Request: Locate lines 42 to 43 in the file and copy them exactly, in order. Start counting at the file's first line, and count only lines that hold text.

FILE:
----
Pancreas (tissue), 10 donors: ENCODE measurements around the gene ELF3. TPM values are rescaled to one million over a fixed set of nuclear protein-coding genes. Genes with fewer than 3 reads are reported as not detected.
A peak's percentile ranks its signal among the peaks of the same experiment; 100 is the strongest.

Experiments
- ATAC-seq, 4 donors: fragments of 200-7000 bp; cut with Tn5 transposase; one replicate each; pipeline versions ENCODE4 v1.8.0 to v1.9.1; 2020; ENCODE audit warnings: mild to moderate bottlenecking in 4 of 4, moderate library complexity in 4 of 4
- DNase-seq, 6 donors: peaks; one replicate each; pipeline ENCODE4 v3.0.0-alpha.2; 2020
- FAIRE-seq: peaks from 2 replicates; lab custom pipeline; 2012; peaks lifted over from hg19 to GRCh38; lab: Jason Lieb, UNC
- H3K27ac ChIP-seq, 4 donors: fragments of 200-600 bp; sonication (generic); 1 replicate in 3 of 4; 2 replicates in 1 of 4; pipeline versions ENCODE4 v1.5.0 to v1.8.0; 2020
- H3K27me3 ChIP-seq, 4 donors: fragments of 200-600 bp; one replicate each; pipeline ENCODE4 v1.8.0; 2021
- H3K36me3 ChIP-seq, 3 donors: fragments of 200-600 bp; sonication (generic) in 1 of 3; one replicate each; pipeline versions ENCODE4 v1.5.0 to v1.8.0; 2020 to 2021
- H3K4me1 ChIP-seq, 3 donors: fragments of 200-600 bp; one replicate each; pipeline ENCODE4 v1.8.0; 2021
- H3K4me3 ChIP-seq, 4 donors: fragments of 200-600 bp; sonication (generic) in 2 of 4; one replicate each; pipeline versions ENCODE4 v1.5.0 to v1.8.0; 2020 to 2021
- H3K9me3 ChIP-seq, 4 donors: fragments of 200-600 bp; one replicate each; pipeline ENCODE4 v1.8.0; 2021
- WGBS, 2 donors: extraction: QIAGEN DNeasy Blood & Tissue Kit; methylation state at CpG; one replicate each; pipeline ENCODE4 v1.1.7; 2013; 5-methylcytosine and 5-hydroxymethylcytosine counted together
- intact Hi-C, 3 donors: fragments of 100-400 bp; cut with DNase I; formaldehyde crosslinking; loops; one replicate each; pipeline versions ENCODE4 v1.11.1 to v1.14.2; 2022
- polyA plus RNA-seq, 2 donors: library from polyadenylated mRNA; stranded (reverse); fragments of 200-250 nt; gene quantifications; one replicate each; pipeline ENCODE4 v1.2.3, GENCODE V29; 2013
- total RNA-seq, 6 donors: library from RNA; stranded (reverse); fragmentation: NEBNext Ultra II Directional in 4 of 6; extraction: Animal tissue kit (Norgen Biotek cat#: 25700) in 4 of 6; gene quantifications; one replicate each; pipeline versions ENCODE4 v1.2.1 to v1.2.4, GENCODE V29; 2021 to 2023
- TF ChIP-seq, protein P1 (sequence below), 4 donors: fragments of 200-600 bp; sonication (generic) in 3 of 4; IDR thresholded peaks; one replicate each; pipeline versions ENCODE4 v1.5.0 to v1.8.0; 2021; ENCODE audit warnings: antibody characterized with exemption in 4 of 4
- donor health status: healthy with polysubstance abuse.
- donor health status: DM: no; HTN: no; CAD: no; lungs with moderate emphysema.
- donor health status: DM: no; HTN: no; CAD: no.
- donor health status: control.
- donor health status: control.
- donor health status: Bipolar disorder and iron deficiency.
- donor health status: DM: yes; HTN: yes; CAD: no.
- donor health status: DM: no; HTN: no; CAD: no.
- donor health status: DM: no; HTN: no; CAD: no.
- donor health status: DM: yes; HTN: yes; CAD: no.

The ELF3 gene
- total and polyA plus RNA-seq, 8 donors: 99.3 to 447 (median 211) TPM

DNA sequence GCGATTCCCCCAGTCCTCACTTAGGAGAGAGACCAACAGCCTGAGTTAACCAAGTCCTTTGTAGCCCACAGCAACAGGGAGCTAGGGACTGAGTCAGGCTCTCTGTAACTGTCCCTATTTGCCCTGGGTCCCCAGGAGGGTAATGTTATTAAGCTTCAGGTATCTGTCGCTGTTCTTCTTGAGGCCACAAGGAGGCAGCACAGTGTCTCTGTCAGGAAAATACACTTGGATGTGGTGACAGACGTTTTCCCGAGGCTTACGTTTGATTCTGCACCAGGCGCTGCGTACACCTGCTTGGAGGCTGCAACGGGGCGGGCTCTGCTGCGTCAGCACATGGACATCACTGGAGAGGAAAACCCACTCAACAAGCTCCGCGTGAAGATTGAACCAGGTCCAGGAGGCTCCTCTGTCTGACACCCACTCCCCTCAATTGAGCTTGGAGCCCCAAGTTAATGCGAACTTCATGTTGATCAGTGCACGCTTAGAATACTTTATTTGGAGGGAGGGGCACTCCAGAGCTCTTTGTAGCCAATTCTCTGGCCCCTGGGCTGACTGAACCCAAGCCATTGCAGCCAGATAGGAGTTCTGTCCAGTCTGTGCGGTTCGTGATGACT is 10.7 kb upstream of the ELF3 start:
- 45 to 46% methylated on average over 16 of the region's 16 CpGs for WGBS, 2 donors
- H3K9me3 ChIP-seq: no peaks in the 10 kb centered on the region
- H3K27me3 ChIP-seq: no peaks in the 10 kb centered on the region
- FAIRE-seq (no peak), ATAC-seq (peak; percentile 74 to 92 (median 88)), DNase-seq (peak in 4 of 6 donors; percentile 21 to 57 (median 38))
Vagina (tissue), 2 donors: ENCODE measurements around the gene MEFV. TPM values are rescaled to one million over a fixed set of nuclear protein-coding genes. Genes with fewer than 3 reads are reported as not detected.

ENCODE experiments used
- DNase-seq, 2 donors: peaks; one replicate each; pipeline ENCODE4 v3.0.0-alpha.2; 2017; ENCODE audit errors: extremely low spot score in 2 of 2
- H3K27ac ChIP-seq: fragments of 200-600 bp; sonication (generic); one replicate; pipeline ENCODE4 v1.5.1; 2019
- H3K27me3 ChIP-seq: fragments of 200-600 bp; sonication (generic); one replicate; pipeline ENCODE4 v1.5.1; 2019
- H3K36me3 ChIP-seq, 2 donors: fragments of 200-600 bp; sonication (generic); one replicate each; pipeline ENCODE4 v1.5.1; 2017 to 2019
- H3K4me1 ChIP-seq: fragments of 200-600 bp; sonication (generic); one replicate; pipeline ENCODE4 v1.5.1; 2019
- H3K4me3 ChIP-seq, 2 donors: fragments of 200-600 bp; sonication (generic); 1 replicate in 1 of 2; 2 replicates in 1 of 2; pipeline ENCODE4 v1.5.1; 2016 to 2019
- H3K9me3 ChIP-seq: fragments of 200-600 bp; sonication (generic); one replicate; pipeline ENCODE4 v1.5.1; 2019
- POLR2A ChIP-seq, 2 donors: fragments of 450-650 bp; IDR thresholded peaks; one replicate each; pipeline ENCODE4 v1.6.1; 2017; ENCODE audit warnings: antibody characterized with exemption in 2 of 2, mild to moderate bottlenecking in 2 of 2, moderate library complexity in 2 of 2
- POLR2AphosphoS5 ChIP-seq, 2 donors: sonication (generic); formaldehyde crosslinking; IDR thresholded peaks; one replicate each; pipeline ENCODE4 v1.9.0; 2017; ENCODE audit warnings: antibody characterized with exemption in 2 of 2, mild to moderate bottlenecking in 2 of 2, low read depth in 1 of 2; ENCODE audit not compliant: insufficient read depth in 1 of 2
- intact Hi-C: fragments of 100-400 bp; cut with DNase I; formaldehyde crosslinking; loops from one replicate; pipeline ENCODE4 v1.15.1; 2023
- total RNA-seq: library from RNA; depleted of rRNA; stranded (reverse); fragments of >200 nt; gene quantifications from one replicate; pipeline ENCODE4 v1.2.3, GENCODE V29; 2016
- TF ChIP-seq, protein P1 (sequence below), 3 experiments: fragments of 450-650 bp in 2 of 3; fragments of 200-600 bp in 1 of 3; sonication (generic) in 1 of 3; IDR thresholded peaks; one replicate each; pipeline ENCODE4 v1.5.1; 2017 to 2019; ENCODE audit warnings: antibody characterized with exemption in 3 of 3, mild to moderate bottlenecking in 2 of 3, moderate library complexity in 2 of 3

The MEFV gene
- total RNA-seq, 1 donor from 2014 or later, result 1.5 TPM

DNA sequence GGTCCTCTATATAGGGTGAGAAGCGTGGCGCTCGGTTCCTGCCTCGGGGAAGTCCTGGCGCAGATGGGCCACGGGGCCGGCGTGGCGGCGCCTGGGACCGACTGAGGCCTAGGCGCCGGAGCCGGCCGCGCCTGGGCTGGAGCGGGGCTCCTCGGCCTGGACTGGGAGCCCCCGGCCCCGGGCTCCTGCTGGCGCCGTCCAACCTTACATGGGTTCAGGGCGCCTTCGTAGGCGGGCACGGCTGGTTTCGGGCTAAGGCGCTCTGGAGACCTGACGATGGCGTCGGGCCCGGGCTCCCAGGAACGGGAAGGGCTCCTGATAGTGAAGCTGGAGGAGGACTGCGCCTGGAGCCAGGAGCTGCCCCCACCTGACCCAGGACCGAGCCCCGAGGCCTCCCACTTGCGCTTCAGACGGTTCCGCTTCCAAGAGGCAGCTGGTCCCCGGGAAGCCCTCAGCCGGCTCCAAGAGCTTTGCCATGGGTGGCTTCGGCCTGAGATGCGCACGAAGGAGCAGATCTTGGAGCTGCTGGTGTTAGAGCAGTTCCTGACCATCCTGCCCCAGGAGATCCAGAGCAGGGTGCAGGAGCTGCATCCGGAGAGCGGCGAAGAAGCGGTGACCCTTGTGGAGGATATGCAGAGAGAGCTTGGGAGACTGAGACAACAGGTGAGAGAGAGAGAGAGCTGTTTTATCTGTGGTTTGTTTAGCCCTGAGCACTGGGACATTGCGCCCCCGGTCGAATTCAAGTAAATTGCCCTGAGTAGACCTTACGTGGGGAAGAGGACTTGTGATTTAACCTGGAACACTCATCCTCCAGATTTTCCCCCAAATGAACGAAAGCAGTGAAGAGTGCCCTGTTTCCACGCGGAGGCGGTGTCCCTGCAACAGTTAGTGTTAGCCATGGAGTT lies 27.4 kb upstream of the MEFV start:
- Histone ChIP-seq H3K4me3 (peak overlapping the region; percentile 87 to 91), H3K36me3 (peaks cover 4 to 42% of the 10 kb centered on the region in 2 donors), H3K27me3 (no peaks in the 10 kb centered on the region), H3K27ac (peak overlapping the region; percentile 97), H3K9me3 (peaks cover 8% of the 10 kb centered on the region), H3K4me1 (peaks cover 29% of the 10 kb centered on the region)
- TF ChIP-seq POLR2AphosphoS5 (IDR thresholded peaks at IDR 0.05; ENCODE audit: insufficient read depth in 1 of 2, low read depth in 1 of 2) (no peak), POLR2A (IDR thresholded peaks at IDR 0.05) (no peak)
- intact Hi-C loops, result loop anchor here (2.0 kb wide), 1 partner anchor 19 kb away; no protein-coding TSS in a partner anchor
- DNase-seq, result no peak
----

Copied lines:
- H3K4me3 ChIP-seq, 2 donors: fragments of 200-600 bp; sonication (generic); 1 replicate in 1 of 2; 2 replicates in 1 of 2; pipeline ENCODE4 v1.5.1; 2016 to 2019
- H3K9me3 ChIP-seq: fragments of 200-600 bp; sonication (generic); one replicate; pipeline ENCODE4 v1.5.1; 2019